What’s In A Name?

When my family first signed up for AOL, I remember spending hours trying to figure out the perfect name. I didn’t just want to be RobertWollner@AOL.com. I needed something great, something funny. I needed my middle school friends to think I was cool. So, with much thought and consideration, I announced myself to the world as TazDevilGA@aol.com

When Hotmail came around, I decided that Looney Tunes was just so 6th grade and I needed something more topical and clever. Having just seen National Lampoon’s Vacation, I thought WollyWorld would be perfect – a brilliant play on the Wally World theme park and my last name. I wasn’t the only one who had that clever idea, though. I guess Chevy Chase was still in vogue in the mid-90s and someone else had chosen to misspell the theme park. So I settled on wollyworld81@hotmail.com.

Five years later, when Gmail launched, the timing was perfect.  Since I was just out of school, I needed a handle that was far more professional. Luckily, I was early enough to snag rwollner@gmail.com, much to the chagrin of Richard Wollner.

I imagine I’m not the only one whose email addresses – second identities, really – have taken a similar journey.  Those of us in our 20s and 30s likely share similar stories.  We started with a fun name in middle school (JK23ACE, SugaBaby, Viper, Harv, PSMEE, McMacBob, etc) on AOL, moved to Yahoo or Hotmail, and then slowly shifted to Gmail and became our first and last name or some derivation of that.  As we have evolved and grown, so have our email names and destinations.  While our names may remain, our destinations are bound to keep changing.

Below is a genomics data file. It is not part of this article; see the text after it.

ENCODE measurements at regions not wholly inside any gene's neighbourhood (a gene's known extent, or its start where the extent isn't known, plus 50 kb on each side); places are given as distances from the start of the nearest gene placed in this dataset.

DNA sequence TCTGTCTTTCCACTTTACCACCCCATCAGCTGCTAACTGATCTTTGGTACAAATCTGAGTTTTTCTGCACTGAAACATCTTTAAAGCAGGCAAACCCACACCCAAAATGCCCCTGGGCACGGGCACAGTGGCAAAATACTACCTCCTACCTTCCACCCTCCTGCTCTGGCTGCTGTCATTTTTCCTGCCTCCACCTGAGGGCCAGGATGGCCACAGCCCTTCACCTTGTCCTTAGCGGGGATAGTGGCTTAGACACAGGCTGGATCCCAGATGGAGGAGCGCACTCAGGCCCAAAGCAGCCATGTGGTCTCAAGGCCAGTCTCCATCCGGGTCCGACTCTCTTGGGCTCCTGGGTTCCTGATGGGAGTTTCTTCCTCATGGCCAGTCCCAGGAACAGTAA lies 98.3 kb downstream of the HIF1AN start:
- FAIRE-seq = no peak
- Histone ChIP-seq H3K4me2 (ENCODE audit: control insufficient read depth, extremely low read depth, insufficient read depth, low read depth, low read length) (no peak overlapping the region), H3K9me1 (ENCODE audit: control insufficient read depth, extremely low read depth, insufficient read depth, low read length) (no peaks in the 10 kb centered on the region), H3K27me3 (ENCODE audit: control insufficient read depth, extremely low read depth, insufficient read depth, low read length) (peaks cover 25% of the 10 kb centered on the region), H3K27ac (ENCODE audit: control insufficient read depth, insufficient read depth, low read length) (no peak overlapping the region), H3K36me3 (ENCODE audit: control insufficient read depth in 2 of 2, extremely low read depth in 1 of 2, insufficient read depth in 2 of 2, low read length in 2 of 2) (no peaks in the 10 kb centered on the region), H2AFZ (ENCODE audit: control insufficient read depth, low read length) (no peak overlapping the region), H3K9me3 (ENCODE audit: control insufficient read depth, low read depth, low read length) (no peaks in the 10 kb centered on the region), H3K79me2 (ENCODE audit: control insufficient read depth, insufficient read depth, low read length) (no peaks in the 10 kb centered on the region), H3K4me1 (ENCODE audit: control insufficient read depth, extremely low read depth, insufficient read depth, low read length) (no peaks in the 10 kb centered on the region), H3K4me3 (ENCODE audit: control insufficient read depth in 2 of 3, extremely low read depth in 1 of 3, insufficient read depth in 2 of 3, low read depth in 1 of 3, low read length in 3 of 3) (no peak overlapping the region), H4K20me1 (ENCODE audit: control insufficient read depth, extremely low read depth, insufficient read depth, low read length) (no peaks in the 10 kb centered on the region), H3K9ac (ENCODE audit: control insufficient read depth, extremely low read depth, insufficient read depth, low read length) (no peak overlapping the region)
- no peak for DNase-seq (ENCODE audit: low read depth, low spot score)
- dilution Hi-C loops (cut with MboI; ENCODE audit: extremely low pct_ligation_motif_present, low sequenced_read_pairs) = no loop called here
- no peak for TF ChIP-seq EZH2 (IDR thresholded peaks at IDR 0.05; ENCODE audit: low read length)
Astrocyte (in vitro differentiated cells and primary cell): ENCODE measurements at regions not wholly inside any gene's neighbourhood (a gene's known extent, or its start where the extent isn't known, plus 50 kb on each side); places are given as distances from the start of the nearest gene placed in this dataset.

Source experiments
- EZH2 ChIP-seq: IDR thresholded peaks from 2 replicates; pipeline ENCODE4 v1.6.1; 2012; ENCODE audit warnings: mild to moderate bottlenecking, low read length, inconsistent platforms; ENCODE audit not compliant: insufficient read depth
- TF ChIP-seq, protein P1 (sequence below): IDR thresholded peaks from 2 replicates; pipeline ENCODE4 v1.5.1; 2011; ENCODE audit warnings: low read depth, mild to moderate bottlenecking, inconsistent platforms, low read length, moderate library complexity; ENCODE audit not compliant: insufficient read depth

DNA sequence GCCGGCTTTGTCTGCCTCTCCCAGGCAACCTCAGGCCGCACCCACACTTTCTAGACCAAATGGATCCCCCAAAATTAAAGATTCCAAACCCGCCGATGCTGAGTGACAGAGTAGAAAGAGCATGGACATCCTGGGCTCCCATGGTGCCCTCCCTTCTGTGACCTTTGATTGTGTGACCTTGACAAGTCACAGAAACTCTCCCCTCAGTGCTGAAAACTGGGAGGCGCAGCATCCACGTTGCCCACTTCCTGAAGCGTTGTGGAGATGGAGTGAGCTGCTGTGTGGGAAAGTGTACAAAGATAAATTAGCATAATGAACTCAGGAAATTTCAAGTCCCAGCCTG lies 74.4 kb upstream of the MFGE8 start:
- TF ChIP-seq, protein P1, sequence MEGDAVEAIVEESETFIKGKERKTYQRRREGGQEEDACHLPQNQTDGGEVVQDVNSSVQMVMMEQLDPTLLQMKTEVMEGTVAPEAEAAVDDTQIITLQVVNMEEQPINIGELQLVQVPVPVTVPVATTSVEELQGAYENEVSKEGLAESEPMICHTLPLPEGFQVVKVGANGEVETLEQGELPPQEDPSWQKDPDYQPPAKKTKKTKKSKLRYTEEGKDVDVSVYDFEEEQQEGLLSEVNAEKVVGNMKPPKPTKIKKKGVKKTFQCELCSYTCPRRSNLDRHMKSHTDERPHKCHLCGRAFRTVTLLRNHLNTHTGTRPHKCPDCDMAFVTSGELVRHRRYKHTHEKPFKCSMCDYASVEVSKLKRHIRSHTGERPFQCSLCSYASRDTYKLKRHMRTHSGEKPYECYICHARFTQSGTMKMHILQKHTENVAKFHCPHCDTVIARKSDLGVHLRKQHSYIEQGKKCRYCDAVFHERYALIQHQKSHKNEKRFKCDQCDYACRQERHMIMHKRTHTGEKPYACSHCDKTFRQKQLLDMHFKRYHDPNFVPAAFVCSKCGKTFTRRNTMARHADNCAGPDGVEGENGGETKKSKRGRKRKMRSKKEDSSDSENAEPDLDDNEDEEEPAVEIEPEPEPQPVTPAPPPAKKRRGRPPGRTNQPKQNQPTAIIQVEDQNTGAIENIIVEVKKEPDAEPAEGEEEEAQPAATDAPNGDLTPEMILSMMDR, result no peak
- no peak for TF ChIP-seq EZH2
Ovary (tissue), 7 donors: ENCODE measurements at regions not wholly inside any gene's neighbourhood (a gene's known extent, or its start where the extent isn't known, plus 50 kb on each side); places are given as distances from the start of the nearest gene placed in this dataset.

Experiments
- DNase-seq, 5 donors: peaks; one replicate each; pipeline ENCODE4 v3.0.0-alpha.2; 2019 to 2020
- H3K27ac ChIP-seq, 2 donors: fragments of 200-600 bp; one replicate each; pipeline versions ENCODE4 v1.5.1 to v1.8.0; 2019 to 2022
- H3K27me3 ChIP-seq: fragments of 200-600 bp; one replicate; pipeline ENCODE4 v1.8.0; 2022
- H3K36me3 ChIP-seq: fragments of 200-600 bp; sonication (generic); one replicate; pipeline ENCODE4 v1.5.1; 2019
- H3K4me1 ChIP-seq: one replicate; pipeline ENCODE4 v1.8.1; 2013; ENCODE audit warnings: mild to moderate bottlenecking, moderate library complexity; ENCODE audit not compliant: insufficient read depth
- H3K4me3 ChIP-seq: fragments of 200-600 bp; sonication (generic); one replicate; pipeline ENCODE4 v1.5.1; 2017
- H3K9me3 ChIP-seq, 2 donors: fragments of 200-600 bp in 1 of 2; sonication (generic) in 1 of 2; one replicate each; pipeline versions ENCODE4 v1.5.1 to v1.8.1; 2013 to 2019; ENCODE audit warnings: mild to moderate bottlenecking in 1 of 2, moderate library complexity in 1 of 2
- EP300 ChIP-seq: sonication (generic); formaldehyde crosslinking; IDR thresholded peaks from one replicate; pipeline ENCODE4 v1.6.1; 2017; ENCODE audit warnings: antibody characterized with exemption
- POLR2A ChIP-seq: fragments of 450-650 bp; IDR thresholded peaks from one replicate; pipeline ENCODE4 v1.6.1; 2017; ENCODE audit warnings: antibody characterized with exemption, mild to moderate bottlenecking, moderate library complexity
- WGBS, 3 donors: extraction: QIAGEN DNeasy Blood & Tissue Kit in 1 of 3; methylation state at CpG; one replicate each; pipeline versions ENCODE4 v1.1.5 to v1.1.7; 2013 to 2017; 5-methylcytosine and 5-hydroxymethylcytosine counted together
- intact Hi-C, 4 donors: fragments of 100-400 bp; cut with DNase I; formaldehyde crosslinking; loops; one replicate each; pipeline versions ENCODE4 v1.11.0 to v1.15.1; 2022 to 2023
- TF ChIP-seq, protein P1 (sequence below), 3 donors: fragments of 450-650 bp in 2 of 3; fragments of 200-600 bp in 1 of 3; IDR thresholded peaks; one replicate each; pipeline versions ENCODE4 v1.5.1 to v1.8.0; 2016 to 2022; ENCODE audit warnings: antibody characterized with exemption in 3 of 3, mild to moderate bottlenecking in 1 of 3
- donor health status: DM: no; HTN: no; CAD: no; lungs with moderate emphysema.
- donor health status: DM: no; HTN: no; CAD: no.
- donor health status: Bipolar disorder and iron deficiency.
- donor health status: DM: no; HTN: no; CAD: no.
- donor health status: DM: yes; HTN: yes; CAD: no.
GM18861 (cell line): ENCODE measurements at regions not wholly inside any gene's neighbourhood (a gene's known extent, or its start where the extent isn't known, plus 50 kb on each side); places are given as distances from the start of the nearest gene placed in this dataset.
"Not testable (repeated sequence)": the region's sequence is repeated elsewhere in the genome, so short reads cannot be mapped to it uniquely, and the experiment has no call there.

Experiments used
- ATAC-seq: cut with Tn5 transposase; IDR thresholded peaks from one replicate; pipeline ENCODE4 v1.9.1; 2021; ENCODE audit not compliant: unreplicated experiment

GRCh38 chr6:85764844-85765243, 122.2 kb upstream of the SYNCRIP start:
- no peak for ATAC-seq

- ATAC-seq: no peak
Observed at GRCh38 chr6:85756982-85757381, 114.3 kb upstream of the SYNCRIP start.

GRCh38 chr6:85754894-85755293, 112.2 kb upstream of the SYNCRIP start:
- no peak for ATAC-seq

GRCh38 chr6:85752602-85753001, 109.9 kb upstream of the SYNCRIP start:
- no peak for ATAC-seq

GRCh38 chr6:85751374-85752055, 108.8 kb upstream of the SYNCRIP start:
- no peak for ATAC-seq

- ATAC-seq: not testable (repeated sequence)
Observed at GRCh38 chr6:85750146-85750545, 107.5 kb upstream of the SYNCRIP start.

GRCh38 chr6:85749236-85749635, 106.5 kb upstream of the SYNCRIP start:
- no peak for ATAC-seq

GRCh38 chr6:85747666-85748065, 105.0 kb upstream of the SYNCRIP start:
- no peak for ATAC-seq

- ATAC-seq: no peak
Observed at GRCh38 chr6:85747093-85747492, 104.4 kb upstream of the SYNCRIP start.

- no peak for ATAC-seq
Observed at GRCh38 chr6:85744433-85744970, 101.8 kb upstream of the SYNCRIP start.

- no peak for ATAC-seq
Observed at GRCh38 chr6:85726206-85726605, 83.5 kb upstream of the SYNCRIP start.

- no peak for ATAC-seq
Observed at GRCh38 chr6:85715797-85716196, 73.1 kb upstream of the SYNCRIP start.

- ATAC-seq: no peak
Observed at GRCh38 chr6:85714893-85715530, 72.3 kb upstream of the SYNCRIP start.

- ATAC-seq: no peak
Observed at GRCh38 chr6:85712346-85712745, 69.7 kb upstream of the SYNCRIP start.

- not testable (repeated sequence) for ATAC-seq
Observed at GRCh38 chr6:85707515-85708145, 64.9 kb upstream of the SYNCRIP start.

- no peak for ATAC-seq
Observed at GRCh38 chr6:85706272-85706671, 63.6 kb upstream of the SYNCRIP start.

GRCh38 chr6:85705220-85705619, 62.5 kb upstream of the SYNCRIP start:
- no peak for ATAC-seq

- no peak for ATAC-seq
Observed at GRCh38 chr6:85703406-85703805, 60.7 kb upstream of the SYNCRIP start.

So what’s your story?  How have your email names changed over the years?

Pitching PhilterIt

We stood on stage a few days ago and unveiled PhilterIt’s new look and feel to the world.  It was awesome.  We told a crowd of hundreds of tech enthusiasts why our clean, simple and intuitive interface is a better way to experience email

How did we convince the crowd?  What was our hook?  Simple – we showed them a visual.  Namely, a slide full of bullets.  We said, “How is this slide working out for you?  Too many bullets.  Too many words.  Now think about your inbox.  All of that content, all of that information…all of those lines of text.”  That’s been the story we have been telling for a year, and that’s the story that prompted the most audience votes to go to the statement, not question, “Hell yeah! Finally! That’s brilliant.”

We’re going to continue to work hard to wow our users and bring a brilliant new email experience to them, and we invite the rest of you to join in the fun.